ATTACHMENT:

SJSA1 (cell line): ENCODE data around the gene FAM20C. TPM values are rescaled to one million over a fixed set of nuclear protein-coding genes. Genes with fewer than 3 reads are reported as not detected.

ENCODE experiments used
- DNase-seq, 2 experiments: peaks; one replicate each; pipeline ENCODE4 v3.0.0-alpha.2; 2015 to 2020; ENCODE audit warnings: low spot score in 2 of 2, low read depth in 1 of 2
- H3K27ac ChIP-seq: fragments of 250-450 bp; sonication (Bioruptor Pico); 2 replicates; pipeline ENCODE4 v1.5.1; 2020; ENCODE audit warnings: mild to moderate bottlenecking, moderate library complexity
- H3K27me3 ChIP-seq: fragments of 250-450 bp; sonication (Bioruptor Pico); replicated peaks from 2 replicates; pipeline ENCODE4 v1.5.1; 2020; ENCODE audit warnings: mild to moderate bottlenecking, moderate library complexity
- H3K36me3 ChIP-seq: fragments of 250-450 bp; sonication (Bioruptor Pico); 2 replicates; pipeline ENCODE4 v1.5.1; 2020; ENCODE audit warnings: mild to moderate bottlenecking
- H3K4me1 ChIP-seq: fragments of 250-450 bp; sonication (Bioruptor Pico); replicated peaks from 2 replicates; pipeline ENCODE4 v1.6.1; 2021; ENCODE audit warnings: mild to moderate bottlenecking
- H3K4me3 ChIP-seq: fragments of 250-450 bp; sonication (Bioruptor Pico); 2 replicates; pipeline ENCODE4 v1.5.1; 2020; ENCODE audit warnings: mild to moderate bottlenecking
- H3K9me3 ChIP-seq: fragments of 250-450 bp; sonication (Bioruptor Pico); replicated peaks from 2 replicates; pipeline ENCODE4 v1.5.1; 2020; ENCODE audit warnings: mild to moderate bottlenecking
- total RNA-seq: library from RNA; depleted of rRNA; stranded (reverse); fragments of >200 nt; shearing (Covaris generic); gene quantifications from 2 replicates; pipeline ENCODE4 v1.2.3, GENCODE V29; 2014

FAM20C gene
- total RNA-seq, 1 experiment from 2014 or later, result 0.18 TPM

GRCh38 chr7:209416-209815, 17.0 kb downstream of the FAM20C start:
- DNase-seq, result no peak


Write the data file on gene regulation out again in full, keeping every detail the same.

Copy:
SJSA1 (cell line): ENCODE data around the gene FAM20C. TPM values are rescaled to one million over a fixed set of nuclear protein-coding genes. Genes with fewer than 3 reads are reported as not detected.

ENCODE experiments used
- DNase-seq, 2 experiments: peaks; one replicate each; pipeline ENCODE4 v3.0.0-alpha.2; 2015 to 2020; ENCODE audit warnings: low spot score in 2 of 2, low read depth in 1 of 2
- H3K27ac ChIP-seq: fragments of 250-450 bp; sonication (Bioruptor Pico); 2 replicates; pipeline ENCODE4 v1.5.1; 2020; ENCODE audit warnings: mild to moderate bottlenecking, moderate library complexity
- H3K27me3 ChIP-seq: fragments of 250-450 bp; sonication (Bioruptor Pico); replicated peaks from 2 replicates; pipeline ENCODE4 v1.5.1; 2020; ENCODE audit warnings: mild to moderate bottlenecking, moderate library complexity
- H3K36me3 ChIP-seq: fragments of 250-450 bp; sonication (Bioruptor Pico); 2 replicates; pipeline ENCODE4 v1.5.1; 2020; ENCODE audit warnings: mild to moderate bottlenecking
- H3K4me1 ChIP-seq: fragments of 250-450 bp; sonication (Bioruptor Pico); replicated peaks from 2 replicates; pipeline ENCODE4 v1.6.1; 2021; ENCODE audit warnings: mild to moderate bottlenecking
- H3K4me3 ChIP-seq: fragments of 250-450 bp; sonication (Bioruptor Pico); 2 replicates; pipeline ENCODE4 v1.5.1; 2020; ENCODE audit warnings: mild to moderate bottlenecking
- H3K9me3 ChIP-seq: fragments of 250-450 bp; sonication (Bioruptor Pico); replicated peaks from 2 replicates; pipeline ENCODE4 v1.5.1; 2020; ENCODE audit warnings: mild to moderate bottlenecking
- total RNA-seq: library from RNA; depleted of rRNA; stranded (reverse); fragments of >200 nt; shearing (Covaris generic); gene quantifications from 2 replicates; pipeline ENCODE4 v1.2.3, GENCODE V29; 2014

FAM20C gene
- total RNA-seq, 1 experiment from 2014 or later, result 0.18 TPM

GRCh38 chr7:209416-209815, 17.0 kb downstream of the FAM20C start:
- DNase-seq, result no peak